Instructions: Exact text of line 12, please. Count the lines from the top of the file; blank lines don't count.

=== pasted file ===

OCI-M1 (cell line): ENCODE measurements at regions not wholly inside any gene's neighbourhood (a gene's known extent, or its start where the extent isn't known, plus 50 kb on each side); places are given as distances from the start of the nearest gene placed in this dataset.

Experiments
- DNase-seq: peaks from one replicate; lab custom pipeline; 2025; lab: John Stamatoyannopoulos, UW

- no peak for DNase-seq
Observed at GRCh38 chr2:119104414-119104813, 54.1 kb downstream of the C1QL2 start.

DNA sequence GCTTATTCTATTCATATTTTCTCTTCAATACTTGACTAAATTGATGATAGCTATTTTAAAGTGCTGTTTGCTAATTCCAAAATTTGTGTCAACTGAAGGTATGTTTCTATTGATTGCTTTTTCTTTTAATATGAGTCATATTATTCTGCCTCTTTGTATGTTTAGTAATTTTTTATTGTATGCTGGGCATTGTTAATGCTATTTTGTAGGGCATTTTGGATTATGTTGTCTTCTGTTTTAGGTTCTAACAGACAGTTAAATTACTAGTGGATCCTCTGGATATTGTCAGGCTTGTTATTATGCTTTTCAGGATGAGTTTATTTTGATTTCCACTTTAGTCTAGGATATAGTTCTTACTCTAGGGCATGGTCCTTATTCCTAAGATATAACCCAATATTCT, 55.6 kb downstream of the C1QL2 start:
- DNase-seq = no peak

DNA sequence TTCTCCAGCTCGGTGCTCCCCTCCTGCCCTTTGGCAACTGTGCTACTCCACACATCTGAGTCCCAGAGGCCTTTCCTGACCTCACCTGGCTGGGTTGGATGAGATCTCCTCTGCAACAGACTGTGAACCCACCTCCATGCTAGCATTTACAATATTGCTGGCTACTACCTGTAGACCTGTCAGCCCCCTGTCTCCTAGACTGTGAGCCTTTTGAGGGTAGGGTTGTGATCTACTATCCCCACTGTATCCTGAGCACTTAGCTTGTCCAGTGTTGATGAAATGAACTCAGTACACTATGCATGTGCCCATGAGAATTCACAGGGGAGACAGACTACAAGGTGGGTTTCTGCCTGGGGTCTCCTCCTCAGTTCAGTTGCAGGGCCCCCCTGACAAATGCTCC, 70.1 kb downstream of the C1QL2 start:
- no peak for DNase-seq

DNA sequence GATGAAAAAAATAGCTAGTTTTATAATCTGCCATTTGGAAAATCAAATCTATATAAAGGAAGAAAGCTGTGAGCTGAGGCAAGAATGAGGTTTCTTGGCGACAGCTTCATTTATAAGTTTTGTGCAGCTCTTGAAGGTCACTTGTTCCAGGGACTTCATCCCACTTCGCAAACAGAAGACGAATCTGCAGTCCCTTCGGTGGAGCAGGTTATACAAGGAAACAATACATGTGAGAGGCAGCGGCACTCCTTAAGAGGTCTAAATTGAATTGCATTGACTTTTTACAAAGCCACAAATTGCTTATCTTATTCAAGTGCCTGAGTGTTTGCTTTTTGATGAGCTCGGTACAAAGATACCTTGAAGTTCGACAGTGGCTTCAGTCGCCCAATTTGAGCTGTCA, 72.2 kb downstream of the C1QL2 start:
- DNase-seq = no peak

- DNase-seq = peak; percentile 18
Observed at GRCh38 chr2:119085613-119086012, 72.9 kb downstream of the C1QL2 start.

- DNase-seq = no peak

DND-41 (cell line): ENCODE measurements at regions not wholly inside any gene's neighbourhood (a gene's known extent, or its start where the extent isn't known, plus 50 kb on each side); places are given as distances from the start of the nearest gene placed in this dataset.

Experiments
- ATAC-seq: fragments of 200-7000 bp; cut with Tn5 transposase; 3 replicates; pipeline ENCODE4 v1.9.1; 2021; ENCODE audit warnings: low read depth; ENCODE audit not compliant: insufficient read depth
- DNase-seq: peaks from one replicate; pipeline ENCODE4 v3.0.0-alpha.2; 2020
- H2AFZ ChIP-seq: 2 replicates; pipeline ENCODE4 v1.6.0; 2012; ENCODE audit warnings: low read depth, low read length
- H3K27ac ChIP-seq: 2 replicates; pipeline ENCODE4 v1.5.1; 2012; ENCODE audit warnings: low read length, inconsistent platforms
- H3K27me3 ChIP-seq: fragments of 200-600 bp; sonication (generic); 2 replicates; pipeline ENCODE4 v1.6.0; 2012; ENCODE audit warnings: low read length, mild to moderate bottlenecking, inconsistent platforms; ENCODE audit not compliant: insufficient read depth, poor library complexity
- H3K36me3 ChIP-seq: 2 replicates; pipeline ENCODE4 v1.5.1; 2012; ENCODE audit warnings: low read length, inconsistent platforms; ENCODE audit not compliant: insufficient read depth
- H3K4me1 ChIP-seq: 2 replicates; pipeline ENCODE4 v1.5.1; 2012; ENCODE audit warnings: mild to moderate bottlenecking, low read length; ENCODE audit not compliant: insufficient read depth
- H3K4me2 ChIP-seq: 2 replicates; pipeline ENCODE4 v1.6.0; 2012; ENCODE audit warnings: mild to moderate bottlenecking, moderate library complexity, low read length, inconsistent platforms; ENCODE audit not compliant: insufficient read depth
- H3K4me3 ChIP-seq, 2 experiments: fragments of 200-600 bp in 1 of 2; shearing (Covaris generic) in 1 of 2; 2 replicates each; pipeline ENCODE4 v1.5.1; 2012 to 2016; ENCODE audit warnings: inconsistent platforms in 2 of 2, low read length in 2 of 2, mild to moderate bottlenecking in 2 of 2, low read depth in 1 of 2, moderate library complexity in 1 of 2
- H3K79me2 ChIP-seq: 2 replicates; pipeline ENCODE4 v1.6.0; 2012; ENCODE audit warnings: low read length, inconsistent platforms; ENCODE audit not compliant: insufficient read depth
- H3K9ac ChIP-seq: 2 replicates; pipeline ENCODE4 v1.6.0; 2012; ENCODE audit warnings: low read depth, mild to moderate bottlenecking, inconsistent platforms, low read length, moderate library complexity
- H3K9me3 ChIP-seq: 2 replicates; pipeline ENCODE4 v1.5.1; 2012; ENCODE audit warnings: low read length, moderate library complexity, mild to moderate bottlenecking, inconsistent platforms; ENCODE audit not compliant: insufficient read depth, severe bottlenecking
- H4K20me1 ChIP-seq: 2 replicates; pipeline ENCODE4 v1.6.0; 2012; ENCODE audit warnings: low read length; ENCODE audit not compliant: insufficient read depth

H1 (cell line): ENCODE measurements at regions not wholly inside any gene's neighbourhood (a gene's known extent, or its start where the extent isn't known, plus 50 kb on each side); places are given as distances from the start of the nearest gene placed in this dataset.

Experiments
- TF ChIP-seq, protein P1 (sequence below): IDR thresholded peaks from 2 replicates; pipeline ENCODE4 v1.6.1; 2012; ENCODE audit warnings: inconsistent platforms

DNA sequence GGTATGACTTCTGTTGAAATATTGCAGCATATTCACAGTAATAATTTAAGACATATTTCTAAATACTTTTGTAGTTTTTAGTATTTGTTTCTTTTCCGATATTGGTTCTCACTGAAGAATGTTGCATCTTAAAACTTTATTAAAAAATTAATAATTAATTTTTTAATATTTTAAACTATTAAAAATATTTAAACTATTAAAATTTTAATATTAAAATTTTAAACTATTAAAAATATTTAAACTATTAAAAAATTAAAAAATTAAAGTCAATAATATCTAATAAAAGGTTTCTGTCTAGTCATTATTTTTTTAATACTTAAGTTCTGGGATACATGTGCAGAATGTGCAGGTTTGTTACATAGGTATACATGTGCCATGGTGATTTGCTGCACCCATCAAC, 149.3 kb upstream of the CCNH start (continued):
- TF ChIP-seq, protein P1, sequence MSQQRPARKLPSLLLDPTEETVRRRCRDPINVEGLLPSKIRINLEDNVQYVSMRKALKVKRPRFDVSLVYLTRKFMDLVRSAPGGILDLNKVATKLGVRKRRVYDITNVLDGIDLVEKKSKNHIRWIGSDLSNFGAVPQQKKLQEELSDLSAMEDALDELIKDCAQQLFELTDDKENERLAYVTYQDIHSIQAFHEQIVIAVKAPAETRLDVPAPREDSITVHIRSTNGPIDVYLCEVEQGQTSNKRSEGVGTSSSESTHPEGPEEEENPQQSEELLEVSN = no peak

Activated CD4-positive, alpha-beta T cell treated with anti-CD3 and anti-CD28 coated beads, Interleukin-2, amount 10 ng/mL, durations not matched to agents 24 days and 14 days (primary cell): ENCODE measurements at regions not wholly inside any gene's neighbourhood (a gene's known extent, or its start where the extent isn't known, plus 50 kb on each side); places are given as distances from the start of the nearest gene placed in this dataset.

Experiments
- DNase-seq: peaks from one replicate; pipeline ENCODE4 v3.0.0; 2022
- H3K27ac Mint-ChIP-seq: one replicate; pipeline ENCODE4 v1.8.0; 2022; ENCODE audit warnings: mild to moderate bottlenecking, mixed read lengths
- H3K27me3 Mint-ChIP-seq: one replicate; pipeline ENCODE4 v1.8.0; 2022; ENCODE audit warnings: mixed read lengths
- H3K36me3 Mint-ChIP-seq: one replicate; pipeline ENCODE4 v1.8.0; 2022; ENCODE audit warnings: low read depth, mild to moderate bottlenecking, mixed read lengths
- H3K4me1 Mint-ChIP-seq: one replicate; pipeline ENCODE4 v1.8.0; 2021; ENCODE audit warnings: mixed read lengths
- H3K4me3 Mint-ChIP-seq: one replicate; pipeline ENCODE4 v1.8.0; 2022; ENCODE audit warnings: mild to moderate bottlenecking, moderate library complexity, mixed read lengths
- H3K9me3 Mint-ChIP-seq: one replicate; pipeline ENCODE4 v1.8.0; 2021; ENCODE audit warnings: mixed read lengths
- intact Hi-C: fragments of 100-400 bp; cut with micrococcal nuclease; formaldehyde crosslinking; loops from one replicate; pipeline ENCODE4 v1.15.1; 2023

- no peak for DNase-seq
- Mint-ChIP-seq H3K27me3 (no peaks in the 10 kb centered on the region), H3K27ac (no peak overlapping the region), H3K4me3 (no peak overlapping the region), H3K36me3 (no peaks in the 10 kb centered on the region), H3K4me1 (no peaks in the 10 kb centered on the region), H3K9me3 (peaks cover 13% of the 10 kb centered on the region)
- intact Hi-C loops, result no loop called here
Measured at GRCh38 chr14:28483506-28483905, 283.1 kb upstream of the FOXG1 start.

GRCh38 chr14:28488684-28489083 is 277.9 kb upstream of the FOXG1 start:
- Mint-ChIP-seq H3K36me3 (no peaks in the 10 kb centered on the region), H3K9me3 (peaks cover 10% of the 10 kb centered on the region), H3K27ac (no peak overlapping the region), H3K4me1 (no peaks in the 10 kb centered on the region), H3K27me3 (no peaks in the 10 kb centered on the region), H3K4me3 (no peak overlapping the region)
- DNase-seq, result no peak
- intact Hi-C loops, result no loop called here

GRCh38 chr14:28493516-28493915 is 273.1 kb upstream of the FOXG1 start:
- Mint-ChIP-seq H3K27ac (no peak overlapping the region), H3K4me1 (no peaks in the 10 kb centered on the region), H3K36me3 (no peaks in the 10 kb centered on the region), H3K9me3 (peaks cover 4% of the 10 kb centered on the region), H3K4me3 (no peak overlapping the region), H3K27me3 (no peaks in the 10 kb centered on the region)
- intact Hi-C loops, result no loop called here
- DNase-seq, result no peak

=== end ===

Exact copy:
- DNase-seq = peak; percentile 18